A Palestinian worker carries a monkey at a zoo in Rafah in the southern Gaza Strip, during the evacuation by members of the international animal welfare charity "Four Paws" of animals from the Palestinian enclave to relocate to sanctuaries in Jordan, on April 7, 2019. Forty animals including five lions are to be rescued from squalid conditions in the Gaza Strip, an animal welfare group said. The zoo hit the headlines in February this year when the cash-strapped owner revealed he had declawed one of the lions there, so that customers could pay to play with her. / AFP / SAID KHATIB Image Credit: AFP

Rafah, Gaza - More than 40 animals, including five lions, were evacuated from squalid conditions in a Gaza Strip zoo on Sunday to be taken to Jordan, an animal welfare group said.

Thin and weakened, the 43 animals, including a wolf and monkeys, had been living in “terrible conditions,” said the Four Paws association, which organised the transfer.

The Rafah zoo in the southern Gaza Strip is the oldest in the enclave, which has been under an Israeli blockade for more than 10 years.

The animals were not in great shape, but were stable enough to be transported to a reserve in Jordan, some 300 kilometres from the Palestinian enclave, said Martin Bauer, spokesman for the Vienna-based welfare group.

The animals were sedated to be put in cages for the transfer through Israel. Two of the lions would eventually be sent to South Africa.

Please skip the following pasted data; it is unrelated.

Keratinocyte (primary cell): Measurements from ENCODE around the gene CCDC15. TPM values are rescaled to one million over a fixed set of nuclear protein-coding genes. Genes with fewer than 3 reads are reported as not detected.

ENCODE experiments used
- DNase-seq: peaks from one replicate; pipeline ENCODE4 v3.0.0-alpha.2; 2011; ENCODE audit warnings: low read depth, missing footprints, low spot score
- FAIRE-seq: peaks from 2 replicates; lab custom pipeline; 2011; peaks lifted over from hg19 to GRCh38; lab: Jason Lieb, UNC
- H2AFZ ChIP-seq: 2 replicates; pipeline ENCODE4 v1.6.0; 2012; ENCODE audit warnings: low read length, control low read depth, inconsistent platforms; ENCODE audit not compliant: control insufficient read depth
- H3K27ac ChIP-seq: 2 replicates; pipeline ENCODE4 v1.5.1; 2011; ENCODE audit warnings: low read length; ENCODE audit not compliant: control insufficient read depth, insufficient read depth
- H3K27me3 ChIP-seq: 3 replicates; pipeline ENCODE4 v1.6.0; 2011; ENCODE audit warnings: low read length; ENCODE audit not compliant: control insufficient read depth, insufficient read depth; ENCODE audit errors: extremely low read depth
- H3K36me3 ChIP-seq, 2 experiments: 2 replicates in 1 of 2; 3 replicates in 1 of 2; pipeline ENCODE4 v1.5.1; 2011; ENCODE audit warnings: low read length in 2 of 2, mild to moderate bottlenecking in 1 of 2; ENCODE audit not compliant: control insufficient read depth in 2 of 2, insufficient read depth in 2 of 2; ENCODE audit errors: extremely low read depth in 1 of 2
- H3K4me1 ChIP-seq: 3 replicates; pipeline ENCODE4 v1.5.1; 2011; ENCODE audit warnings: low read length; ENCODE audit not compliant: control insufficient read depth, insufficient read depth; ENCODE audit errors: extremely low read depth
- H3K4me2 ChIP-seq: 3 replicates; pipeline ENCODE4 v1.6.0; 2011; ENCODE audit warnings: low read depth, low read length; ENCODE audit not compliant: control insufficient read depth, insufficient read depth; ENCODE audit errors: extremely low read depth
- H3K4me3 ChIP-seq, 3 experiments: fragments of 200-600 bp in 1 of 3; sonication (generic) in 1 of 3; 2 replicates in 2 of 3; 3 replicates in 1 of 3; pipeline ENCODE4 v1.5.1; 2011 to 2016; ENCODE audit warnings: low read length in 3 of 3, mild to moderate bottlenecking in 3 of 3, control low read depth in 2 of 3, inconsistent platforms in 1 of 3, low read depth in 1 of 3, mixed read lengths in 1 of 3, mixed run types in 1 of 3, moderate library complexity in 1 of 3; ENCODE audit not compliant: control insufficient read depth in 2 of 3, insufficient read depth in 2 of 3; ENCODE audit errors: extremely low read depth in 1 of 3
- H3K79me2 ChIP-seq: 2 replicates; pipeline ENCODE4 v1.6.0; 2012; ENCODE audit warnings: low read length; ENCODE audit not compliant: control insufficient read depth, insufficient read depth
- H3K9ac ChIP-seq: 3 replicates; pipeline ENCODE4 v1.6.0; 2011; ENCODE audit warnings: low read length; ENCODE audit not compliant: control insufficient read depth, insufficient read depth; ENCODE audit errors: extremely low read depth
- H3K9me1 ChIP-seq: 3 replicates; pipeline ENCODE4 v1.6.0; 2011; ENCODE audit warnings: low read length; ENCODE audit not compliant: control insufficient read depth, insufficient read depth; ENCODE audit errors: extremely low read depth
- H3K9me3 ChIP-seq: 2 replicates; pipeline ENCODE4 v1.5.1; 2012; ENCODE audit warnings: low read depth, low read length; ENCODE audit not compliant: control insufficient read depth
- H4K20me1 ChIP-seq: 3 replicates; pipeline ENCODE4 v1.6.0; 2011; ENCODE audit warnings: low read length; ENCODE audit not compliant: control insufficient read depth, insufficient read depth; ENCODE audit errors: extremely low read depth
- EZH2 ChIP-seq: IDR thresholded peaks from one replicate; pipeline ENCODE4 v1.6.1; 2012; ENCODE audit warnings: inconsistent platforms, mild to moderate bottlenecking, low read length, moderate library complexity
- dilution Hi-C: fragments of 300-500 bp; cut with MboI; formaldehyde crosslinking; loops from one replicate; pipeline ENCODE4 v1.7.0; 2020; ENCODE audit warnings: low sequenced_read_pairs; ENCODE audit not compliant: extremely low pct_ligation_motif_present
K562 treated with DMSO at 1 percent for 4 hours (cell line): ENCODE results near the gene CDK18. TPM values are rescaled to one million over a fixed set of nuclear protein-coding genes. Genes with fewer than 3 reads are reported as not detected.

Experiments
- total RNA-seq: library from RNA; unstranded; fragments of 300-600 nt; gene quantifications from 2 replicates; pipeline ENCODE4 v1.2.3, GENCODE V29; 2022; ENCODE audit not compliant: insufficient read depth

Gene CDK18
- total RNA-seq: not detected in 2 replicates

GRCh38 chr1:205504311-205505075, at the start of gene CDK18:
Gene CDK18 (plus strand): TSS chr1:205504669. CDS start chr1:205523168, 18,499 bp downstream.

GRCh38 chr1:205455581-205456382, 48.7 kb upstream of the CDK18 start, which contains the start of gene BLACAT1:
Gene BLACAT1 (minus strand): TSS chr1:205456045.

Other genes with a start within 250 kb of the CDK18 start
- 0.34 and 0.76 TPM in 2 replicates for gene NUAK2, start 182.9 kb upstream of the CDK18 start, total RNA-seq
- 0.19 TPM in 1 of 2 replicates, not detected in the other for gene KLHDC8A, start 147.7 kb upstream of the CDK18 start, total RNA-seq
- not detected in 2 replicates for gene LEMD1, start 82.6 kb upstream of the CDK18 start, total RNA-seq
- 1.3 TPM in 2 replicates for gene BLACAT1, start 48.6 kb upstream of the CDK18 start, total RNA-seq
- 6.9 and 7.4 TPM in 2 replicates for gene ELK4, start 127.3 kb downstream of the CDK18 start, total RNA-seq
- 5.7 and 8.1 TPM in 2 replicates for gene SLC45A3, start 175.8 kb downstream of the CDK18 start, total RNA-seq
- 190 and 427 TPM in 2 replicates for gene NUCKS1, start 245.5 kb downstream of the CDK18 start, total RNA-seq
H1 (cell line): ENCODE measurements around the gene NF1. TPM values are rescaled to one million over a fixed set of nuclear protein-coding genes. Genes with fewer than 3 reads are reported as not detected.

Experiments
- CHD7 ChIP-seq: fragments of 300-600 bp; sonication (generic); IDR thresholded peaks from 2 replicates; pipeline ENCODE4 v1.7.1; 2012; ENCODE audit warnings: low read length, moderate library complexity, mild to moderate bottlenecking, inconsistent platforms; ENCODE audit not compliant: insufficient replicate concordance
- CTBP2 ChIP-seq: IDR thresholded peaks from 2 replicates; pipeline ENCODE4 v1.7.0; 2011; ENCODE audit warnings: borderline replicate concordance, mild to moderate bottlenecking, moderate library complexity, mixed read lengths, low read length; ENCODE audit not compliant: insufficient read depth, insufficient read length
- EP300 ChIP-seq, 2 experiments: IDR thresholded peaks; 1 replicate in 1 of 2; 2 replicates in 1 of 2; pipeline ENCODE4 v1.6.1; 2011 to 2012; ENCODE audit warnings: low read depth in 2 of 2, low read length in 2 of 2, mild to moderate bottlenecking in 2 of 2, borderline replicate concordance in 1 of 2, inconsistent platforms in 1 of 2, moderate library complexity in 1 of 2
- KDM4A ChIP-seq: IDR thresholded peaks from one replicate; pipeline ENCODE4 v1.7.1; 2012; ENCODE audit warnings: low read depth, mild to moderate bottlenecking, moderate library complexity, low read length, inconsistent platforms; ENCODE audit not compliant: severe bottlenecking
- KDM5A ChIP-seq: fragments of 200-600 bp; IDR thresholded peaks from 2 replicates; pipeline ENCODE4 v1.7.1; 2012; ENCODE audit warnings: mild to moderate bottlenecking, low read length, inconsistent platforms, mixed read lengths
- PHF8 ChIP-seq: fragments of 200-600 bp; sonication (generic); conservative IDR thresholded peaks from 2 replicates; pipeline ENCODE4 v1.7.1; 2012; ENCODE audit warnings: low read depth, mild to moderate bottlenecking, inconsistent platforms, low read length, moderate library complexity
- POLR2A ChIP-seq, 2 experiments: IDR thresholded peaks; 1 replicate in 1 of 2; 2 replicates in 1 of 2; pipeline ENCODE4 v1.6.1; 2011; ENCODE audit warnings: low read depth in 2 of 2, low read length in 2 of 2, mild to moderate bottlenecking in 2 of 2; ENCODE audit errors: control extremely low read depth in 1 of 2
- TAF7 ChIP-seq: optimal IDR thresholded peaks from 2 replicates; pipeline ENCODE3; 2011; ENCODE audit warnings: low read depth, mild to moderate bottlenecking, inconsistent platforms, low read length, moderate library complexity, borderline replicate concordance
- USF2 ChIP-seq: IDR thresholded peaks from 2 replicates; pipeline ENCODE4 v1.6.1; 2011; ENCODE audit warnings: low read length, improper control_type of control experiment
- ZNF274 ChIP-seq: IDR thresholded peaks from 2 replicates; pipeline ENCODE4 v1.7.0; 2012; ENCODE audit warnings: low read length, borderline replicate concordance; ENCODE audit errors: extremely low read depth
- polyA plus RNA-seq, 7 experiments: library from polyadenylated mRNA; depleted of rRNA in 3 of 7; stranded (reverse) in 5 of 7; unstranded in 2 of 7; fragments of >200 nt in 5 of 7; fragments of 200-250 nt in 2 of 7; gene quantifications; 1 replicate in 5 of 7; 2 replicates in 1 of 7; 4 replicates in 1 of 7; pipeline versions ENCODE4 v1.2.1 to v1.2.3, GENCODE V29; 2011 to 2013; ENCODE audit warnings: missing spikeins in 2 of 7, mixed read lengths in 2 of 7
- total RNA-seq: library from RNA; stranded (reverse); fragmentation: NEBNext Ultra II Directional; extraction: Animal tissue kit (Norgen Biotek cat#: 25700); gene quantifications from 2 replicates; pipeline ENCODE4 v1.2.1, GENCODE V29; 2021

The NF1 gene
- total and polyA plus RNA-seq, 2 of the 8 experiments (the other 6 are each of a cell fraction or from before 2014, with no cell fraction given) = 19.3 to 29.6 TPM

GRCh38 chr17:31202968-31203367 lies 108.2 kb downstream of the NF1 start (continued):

Four Paws was supposed to move ahead with the transfer in late March, but the organisation could not enter the enclave since the crossing was closed that week due to Israeli violence against Gaza.

Bauer said the mission had the support of the authorities in Gaza, run by Hamas, and of the zoo’s owner, who has said he could no longer afford the upkeep for the animals.

Israel’s permission was also received for the mission.

He said it was the biggest such mission carried out by Four Paws and intensive negotiations were required.

The zoo received attention recently when the owner revealed he had declawed one of its lions so customers could pay to play with her.

In January, four lion cubs died of cold in the zoo.

The Gaza Strip suffers from poverty and a lack of infrastructure, including a severe electricity shortage.

Four Paws says a number of animals at the zoo have died in bombings since its 1999 opening.

In 2016, Four Paws helped facilitate the transfer of the sole tiger in the Gaza Strip, eventually relocating it to South Africa.

The organisation in 2017 rescued a lion and a bear from a zoo in Mosul in northern Iraq, a former stronghold of Daesh.